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VOLUME 26 , ISSUE 11 ( November, 2022 ) > List of Articles

Original Article

Positive Expiratory Pressure Oxygen Therapy for Respiratory Distress: A Single-arm Feasibility Trial

Nitin Dhochak, Animesh Ray, Manish Soneja, Sushil K Kabra, Rakesh Lodha

Keywords : Acute respiratory distress, Oxygen therapy, Positive end-expiratory pressure valve, Positive expiratory pressure oxygen therapy, Positive expiratory pressure

Citation Information : Dhochak N, Ray A, Soneja M, Kabra SK, Lodha R. Positive Expiratory Pressure Oxygen Therapy for Respiratory Distress: A Single-arm Feasibility Trial. Indian J Crit Care Med 2022; 26 (11):1169-1174.

DOI: 10.5005/jp-journals-10071-24348

License: CC BY-NC 4.0

Published Online: 31-10-2022

Copyright Statement:  Copyright © 2022; The Author(s).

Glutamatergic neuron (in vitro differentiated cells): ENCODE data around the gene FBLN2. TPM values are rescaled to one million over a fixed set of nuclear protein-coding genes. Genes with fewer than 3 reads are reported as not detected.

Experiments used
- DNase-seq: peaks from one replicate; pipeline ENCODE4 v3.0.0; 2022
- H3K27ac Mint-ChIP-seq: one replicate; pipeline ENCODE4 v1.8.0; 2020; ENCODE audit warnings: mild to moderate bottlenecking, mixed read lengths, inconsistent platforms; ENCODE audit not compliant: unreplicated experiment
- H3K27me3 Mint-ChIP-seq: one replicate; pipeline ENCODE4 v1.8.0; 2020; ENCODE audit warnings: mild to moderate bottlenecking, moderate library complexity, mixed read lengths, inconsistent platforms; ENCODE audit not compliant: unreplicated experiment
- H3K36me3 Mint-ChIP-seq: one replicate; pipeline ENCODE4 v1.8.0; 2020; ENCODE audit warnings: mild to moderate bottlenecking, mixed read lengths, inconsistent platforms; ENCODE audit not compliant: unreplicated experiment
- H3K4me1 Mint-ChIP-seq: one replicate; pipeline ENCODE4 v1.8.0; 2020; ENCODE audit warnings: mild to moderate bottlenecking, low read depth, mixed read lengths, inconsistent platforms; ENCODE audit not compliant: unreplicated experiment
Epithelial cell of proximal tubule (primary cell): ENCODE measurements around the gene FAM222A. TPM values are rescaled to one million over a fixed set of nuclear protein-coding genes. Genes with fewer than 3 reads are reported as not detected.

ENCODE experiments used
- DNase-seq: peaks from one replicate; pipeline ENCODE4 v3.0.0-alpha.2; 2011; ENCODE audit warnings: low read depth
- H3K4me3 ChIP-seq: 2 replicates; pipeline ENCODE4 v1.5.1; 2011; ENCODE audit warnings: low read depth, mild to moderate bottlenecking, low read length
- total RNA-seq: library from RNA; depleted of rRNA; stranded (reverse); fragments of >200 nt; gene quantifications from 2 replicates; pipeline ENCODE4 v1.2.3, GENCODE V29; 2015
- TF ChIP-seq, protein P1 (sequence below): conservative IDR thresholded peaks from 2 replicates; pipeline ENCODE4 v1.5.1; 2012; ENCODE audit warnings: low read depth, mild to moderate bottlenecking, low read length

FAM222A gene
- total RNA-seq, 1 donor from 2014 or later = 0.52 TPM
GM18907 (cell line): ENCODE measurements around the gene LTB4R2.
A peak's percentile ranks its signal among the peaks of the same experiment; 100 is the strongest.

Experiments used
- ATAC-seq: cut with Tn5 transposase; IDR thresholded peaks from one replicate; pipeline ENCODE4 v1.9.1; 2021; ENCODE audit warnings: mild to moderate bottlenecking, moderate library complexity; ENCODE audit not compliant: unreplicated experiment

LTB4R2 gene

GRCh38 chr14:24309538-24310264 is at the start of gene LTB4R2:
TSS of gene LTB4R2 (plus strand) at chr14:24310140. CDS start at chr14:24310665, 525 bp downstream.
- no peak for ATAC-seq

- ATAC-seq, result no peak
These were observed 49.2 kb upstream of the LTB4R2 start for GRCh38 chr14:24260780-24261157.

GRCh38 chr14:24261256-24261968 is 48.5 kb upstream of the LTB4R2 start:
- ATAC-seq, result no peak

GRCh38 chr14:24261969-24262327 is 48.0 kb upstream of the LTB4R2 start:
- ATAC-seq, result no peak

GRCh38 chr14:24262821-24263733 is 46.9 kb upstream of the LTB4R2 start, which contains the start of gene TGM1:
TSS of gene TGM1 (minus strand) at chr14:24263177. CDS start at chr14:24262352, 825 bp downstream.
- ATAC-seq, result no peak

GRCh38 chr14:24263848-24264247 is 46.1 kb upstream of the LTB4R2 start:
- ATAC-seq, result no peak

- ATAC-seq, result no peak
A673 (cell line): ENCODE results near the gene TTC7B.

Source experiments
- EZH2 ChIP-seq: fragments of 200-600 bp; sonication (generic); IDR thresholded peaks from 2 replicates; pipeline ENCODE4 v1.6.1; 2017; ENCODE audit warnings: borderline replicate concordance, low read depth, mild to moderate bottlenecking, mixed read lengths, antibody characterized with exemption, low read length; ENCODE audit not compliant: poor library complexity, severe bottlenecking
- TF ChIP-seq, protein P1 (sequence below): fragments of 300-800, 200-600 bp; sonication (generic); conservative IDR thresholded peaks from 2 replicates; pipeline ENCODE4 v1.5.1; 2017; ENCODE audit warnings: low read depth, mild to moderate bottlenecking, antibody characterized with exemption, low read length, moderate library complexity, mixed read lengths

Background: Oxygen delivery devices with positive end-expiratory pressure (PEEP) valves have been described, but high inspiratory flows may lead to poor tolerance in tachypneic patients. Positive expiratory pressure oxygen therapy (PEP-OT) using an occlusive face mask, oxygen reservoir, and PEEP valve has not been evaluated in clinical settings. Materials and methods: In a single-arm intervention trial, patients aged 19–55 years admitted with acute respiratory illness with oxygen support were enrolled. PEP-OT trial was given with PEEP of 5 and 7 cm of water over 45 minutes. Feasibility was assessed as uninterrupted completion of the PEP-OT trial. The effects of PEP-OT on cardiopulmonary physiology and adverse effects of therapy were recorded. Results: Fifteen patients (6 males) were enrolled. Fourteen patients had pneumonia and one patient had pulmonary edema. Twelve patients (80%) completed the PEP-OT trial. There was significant improvement in respiratory rate (RR) and heart rate (HR) at the end of the 45-minute PEP-OT trial (p-values 0.048 and 0.003, respectively). There was a trend toward improved SpO2 and perceived dyspnea. None of the patients developed desaturation, shock, or air leaks. Positive expiratory pressure oxygen therapy is a feasible oxygen therapy in patients with acute hypoxia. Conclusion: Positive expiratory pressure oxygen therapy seems to be safe and has a positive impact on respiratory mechanics in parenchymal respiratory pathology.

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